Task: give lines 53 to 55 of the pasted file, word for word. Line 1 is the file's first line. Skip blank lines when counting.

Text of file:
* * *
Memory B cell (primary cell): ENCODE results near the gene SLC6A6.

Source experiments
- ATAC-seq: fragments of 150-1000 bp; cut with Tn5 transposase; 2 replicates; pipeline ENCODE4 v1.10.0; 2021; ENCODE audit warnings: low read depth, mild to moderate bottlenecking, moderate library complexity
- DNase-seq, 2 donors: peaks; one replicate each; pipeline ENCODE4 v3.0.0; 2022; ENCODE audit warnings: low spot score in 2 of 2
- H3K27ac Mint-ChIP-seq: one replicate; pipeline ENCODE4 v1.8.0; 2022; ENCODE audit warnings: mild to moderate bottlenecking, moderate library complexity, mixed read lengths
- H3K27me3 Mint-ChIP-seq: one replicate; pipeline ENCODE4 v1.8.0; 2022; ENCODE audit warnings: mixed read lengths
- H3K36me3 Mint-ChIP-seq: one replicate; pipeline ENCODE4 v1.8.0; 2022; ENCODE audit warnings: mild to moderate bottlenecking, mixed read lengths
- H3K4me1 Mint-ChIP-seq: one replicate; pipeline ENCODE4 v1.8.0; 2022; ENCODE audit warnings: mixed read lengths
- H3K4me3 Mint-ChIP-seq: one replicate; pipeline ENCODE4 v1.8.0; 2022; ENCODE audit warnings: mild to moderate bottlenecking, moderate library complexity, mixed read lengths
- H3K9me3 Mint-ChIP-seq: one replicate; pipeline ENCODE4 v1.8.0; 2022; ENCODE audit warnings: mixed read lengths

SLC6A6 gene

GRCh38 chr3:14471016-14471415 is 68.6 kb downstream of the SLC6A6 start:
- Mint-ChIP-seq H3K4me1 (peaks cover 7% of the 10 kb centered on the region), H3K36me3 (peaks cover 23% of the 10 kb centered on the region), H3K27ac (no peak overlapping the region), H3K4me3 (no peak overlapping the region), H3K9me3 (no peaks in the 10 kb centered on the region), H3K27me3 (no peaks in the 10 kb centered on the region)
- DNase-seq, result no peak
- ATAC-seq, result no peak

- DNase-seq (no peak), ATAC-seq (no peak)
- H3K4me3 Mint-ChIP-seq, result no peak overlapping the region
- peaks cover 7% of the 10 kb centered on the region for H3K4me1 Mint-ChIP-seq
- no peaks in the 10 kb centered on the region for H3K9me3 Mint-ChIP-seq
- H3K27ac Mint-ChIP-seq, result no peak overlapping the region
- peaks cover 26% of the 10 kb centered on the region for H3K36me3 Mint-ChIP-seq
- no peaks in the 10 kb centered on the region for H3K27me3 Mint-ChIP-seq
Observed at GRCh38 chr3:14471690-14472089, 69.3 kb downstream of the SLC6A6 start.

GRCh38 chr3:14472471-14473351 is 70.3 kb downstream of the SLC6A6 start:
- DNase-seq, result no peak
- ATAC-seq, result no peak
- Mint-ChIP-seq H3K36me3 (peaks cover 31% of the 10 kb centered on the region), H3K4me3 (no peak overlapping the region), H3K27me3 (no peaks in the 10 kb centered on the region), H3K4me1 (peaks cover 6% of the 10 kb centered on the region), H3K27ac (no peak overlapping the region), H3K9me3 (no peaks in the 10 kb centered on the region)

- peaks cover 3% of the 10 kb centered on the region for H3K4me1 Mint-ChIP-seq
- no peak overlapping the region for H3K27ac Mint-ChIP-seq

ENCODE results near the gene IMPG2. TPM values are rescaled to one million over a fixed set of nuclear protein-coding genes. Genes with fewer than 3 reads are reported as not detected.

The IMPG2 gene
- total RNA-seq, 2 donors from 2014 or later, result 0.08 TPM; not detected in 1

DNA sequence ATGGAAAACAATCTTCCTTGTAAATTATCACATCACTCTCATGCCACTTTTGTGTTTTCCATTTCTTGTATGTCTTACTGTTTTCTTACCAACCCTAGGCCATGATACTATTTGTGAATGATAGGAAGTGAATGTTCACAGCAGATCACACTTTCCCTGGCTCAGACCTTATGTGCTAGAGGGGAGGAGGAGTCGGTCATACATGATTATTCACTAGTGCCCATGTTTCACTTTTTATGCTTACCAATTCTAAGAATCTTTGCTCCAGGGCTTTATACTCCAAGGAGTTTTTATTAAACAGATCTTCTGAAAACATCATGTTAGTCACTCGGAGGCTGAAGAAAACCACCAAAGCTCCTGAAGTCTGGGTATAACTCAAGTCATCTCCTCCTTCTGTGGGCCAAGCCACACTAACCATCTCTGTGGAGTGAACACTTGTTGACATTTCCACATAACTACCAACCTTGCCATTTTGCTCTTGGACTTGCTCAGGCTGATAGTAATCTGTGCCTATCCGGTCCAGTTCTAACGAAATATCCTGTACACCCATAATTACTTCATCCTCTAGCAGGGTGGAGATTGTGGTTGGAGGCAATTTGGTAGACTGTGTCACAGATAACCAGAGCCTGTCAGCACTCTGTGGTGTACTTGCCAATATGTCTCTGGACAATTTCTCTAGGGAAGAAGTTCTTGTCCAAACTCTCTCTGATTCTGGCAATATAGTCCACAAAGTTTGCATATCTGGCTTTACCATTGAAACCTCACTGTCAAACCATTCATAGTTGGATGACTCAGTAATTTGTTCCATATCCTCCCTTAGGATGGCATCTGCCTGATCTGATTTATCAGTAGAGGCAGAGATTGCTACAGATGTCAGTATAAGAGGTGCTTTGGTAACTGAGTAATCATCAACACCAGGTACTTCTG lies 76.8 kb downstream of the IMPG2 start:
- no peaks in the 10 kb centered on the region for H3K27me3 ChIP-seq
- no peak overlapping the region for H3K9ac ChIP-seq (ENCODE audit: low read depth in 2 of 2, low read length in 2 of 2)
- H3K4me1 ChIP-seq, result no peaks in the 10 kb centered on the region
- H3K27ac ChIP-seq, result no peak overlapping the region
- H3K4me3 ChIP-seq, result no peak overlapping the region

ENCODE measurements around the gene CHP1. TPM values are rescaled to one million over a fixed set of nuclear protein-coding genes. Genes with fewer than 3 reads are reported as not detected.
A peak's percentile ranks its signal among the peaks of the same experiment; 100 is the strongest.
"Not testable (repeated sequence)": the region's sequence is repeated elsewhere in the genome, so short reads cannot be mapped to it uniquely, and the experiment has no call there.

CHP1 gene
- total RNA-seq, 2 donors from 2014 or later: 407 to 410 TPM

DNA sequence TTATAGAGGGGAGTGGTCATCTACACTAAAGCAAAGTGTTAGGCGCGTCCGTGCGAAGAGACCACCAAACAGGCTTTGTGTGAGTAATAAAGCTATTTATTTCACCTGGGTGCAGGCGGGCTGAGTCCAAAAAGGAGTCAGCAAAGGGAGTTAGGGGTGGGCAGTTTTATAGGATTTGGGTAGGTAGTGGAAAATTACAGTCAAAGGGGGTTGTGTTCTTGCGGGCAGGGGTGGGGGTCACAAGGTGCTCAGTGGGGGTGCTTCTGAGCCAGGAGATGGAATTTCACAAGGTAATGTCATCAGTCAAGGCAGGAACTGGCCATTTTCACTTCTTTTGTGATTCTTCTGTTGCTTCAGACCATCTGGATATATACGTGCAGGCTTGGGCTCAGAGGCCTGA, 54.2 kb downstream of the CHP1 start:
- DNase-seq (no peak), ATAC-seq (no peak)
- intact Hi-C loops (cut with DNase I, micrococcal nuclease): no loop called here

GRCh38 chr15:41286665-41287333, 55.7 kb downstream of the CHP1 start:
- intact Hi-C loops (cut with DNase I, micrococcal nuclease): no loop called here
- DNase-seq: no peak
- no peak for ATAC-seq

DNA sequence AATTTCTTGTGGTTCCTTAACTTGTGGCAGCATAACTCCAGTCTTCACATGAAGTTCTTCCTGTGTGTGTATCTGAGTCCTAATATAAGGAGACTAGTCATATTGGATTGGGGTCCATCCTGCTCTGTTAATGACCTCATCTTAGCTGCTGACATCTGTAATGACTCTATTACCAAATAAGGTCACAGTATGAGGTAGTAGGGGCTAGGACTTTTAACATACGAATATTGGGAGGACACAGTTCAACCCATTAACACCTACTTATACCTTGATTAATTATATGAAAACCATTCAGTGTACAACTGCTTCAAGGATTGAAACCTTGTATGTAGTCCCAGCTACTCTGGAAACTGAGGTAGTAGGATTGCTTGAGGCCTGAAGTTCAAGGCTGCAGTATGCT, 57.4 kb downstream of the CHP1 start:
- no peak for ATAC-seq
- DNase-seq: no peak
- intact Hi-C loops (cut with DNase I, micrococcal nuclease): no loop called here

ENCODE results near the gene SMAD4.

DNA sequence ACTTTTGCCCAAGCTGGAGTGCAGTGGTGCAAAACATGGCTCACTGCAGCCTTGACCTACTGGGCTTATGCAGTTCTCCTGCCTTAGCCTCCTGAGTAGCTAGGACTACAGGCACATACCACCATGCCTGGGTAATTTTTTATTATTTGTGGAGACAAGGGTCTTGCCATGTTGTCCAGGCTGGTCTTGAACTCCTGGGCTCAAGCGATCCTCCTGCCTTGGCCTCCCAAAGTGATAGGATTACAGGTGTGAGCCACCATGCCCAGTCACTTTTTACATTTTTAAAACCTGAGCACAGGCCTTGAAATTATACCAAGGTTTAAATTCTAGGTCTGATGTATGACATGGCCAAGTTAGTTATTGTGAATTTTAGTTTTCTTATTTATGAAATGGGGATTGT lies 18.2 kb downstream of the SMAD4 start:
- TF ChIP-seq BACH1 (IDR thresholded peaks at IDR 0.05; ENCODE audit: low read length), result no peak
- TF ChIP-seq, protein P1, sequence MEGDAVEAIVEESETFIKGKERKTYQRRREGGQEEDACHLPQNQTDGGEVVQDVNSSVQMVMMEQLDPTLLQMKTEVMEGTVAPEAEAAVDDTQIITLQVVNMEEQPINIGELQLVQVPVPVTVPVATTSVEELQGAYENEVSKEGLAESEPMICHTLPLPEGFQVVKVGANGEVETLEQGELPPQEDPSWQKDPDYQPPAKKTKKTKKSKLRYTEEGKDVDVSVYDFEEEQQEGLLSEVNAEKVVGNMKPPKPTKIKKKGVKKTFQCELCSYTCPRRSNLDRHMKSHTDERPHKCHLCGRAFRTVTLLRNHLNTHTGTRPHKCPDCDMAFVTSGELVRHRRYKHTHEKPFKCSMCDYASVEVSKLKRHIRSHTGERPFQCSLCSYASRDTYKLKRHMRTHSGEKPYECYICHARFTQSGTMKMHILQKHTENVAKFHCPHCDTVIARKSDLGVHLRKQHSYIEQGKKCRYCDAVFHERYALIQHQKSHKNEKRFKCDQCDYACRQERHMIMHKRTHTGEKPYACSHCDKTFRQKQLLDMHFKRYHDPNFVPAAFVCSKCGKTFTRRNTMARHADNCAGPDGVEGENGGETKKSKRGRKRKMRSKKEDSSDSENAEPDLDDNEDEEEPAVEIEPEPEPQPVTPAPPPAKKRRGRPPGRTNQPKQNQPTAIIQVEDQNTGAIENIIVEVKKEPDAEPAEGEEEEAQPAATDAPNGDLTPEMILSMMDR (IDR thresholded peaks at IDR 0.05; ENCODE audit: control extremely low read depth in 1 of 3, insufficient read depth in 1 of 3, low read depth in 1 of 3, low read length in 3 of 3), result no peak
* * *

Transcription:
- DNase-seq: no peak
- intact Hi-C loops (cut with DNase I, micrococcal nuclease): no loop called here

ENCODE results near the gene SMAD4.